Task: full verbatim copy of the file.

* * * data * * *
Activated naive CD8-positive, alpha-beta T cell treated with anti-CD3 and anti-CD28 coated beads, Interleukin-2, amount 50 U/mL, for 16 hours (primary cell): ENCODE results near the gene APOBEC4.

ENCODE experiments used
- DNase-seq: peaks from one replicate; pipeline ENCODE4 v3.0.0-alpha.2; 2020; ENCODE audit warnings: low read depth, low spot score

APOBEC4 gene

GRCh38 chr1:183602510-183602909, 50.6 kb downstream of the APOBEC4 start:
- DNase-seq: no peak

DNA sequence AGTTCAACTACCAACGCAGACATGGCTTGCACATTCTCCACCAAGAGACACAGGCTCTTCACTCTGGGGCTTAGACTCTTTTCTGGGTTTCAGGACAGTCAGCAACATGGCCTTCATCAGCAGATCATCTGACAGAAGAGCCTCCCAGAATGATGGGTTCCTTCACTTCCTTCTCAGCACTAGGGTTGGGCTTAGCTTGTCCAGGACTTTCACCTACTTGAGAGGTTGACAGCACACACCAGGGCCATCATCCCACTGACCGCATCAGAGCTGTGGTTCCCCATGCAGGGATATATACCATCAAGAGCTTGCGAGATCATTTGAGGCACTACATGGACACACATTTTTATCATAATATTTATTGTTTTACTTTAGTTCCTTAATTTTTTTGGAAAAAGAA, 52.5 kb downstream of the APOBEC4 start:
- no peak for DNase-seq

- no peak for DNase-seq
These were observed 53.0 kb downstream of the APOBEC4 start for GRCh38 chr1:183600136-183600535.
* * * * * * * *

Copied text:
Activated naive CD8-positive, alpha-beta T cell treated with anti-CD3 and anti-CD28 coated beads, Interleukin-2, amount 50 U/mL, for 16 hours (primary cell): ENCODE results near the gene APOBEC4.

ENCODE experiments used
- DNase-seq: peaks from one replicate; pipeline ENCODE4 v3.0.0-alpha.2; 2020; ENCODE audit warnings: low read depth, low spot score

APOBEC4 gene

GRCh38 chr1:183602510-183602909, 50.6 kb downstream of the APOBEC4 start:
- DNase-seq: no peak

DNA sequence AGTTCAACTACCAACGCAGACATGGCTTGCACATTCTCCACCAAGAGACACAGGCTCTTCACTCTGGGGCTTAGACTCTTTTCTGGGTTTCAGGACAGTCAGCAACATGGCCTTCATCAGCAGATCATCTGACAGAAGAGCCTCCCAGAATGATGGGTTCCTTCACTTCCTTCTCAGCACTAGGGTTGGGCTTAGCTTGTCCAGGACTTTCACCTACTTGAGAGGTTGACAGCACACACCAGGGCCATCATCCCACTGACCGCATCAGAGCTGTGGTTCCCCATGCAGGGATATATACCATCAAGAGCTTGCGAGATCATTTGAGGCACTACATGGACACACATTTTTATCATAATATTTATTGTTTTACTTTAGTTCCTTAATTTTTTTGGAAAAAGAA, 52.5 kb downstream of the APOBEC4 start:
- no peak for DNase-seq

- no peak for DNase-seq
These were observed 53.0 kb downstream of the APOBEC4 start for GRCh38 chr1:183600136-183600535.